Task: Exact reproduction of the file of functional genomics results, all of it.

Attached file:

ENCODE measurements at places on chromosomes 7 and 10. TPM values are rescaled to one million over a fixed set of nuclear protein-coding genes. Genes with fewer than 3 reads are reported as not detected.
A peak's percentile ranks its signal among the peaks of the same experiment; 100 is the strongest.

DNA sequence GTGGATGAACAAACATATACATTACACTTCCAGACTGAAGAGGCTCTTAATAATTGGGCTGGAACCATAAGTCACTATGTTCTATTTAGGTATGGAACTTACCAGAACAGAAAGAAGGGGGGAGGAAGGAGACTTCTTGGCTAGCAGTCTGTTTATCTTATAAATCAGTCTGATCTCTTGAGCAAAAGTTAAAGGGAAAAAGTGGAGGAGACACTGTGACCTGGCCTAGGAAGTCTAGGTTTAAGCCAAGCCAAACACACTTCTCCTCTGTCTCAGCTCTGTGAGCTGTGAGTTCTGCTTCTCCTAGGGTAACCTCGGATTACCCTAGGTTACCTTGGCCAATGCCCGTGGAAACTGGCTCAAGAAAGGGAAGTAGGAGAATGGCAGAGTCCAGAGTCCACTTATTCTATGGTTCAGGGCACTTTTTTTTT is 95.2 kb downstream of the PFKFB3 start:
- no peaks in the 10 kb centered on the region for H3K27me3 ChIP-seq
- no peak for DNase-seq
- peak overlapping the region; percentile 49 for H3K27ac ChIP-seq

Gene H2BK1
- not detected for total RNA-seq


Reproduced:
ENCODE measurements at places on chromosomes 7 and 10. TPM values are rescaled to one million over a fixed set of nuclear protein-coding genes. Genes with fewer than 3 reads are reported as not detected.
A peak's percentile ranks its signal among the peaks of the same experiment; 100 is the strongest.

DNA sequence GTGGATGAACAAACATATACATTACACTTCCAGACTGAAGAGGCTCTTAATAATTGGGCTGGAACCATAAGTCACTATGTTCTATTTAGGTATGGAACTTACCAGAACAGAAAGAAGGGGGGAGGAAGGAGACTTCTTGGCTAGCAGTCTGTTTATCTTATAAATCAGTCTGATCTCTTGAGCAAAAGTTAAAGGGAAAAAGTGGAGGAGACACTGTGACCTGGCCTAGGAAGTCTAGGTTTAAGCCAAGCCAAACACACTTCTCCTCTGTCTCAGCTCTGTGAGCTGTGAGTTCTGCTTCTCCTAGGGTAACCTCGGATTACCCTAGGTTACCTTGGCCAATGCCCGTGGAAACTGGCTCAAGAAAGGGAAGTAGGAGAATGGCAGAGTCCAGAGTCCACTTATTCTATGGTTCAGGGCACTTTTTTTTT is 95.2 kb downstream of the PFKFB3 start:
- no peaks in the 10 kb centered on the region for H3K27me3 ChIP-seq
- no peak for DNase-seq
- peak overlapping the region; percentile 49 for H3K27ac ChIP-seq

Gene H2BK1
- not detected for total RNA-seq